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Bus#126W       My Family and I       Games we play       All Roads Lead Home       As Good As It Gets       Whodunit?      

The Reunion       A Dog's World      My Sister's Daughter

Friday, June 4, 2010

Whodunit - Chapter 4 - The Autopsy

It was a small knife. That would explain why there were marks only in the front, the blade wasn’t long enough. But the size of the blade raised another question. The first cut the knife made wouldn’t have been fatal. Why hadn’t the victim fought back? There were no signs of a struggle or fight, either on the body or in the area surrounding the body. No marks, no bruises, no scratches.
Of course, we could be completely off the mark here but a few simple tests would tell us if the knife I held was indeed the murder weapon.

We bagged a whole lot of other things as possible evidence, but I didn’t think it was going to help us. It was mostly cigarette butts, matches, empty alcohol bottles. Considering it was a hangout for college students, I was pretty sure that almost all of it was their trash. Besides, there was no way we could distinguish between the killer and other students in this scenario. We didn’t have any suspects. We didn’t even know who the victim was!

We were there for a long time, it was almost twilight by the time we left.  We decided to head to the morgue. Surprisingly, Shammi didn’t complain. I didn’t know whether the murder case had finally awakened the cop in him or he was merely following Prerna around.

Unlike most people, I wasn’t queasy going to the morgue. From the looks of it, Prerna looked unperturbed too.  She seemed to know everyone there.. I wondered how many times she had been here before.
She led us to the chief pathologist’s office.  The name plaque on the door read “Dr. S Mahajan”.
I knocked on the door.
 “Come in”, a feminine voice said briskly.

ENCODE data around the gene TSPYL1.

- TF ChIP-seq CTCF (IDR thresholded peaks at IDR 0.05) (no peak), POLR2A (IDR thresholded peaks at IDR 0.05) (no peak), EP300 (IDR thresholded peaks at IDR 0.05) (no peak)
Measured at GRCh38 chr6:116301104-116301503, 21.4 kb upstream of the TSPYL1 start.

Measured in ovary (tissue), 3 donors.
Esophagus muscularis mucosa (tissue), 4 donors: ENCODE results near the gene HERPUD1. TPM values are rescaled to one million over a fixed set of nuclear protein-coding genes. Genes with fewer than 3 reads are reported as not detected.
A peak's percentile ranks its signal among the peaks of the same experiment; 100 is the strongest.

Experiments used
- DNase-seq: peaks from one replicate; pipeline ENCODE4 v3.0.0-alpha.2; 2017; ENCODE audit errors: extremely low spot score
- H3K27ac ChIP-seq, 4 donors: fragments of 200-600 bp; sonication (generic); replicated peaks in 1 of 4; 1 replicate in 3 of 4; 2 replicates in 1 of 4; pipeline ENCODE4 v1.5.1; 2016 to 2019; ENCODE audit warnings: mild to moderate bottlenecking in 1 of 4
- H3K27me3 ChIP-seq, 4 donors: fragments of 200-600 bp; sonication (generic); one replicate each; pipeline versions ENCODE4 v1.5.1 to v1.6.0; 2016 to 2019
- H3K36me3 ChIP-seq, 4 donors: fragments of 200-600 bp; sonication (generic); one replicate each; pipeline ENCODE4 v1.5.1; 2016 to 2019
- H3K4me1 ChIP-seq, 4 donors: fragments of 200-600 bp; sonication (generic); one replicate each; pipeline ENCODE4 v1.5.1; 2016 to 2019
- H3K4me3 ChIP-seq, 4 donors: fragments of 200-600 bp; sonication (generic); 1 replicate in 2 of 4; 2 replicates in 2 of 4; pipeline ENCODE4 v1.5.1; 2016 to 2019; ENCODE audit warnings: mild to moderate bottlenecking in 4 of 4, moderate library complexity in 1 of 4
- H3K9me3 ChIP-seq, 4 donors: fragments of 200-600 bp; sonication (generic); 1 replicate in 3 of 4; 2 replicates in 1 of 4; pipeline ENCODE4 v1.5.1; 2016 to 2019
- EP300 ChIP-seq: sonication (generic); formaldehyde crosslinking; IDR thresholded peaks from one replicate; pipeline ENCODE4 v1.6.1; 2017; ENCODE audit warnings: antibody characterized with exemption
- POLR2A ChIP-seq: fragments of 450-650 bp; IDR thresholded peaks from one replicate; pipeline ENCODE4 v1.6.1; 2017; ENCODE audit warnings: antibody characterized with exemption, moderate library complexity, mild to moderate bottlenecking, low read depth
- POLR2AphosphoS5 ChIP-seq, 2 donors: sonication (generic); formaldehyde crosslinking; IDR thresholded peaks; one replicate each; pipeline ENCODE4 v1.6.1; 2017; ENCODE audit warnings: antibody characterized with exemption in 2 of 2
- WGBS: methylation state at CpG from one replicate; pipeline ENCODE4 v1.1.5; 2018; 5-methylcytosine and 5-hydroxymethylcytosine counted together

The woman in front of us was knee deep in paper work, her hair was frazzled, her eyes betrayed lack of sleep. Clearly, this woman was overworked.

“Hey Supriya.” Prerna greeted Dr. Mahajan. Supriya’s face creased into a smile as she recognized Prerna.
“You’ve come for your body!” She accused, “You don’t come to see me anymore otherwise..”
Prerna laughed,  “How well you know me..”
I cleared my throat, I didn’t want to stand around listening to idle chit chat.
“Dr. Mahajan, I’m Inspector Chetan Gupta and this is my partner Sub Inspector Shammi Singh.. We are here for my body.” This was my case, my murder victim and my body, I wasn’t going to let Prerna or anyone else for that matter assume otherwise.
“What can you tell us?” I got right down to business.
Prerna and Supriya exchanged a meaningful look before Supriya continued, “Come this way..”
She led us to the morgue where the body was kept.  She pulled the sheet covering the body down to his waist.
“Your victim is approximately forty years old, he was killed more than a week back. The cause of death is surprisingly, not the stabbing wounds.” We all gaped at her. She seemed immune to our surprise.
“He died of a cardiac arrest. The stabbing.." She paused for a moment, "The wounds themselves are not fatal but, he would have died of blood loss if he had lived through the heart attack.”
“So.. Someone waited till this guy had a heart attack and then stabbed him???” I asked incredulously with a scoff. Shammi started laughing. Prerna cooled us both down with a freezing look. Dr. Mahajan glared at us.
“I didn’t say that.. The heart attack had nothing to do with his heart condition; he had a perfectly healthy heart.”
She stopped, daring us to challenge her findings. When we didn’t, she continued, “It was triggered, by using an external chemical. There’s nothing in his body, I mean, there was no poison but there are plenty of chemicals whose fumes, if inhaled for too long will cause a cardiac arrest. I couldn’t detect anything on his nose also though. Some of these chemicals evaporate very fast and considering the body has been lying in the open for almost a week, it’s not surprising there’s no trace of any chemical.”
We all stood their digesting all that she had told us when she started talking again, “We haven’t been able to establish an identity for the victim yet. No wallet, no cellphone, no credit cards. Nothing.”
I was disappointed. I had hoped that at least this part would be easy..
“But.. ” Supriya continued, “We found a restaurant bill dated two weeks back in the inner pocket of his jacket and lucky for you guys, Some one paid using a credit card! The customer's copy is attached to the bill..”